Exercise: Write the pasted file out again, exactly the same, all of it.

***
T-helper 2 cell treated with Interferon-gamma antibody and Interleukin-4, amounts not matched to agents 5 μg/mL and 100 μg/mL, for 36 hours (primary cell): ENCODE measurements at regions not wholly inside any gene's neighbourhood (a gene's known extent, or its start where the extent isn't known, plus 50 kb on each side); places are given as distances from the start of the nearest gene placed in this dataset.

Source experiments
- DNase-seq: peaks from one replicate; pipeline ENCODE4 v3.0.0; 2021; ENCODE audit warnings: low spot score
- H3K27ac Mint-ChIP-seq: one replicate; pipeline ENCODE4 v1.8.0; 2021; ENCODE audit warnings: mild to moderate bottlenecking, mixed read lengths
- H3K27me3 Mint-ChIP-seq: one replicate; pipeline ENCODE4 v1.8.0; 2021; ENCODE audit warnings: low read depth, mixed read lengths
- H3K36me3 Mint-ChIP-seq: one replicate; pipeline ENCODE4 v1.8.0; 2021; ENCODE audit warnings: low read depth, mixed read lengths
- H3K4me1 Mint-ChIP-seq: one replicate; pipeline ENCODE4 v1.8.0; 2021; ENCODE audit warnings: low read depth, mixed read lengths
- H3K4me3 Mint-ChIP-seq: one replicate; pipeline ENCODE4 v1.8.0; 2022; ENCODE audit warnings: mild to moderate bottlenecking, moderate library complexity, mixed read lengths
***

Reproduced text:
T-helper 2 cell treated with Interferon-gamma antibody and Interleukin-4, amounts not matched to agents 5 μg/mL and 100 μg/mL, for 36 hours (primary cell): ENCODE measurements at regions not wholly inside any gene's neighbourhood (a gene's known extent, or its start where the extent isn't known, plus 50 kb on each side); places are given as distances from the start of the nearest gene placed in this dataset.

Source experiments
- DNase-seq: peaks from one replicate; pipeline ENCODE4 v3.0.0; 2021; ENCODE audit warnings: low spot score
- H3K27ac Mint-ChIP-seq: one replicate; pipeline ENCODE4 v1.8.0; 2021; ENCODE audit warnings: mild to moderate bottlenecking, mixed read lengths
- H3K27me3 Mint-ChIP-seq: one replicate; pipeline ENCODE4 v1.8.0; 2021; ENCODE audit warnings: low read depth, mixed read lengths
- H3K36me3 Mint-ChIP-seq: one replicate; pipeline ENCODE4 v1.8.0; 2021; ENCODE audit warnings: low read depth, mixed read lengths
- H3K4me1 Mint-ChIP-seq: one replicate; pipeline ENCODE4 v1.8.0; 2021; ENCODE audit warnings: low read depth, mixed read lengths
- H3K4me3 Mint-ChIP-seq: one replicate; pipeline ENCODE4 v1.8.0; 2022; ENCODE audit warnings: mild to moderate bottlenecking, moderate library complexity, mixed read lengths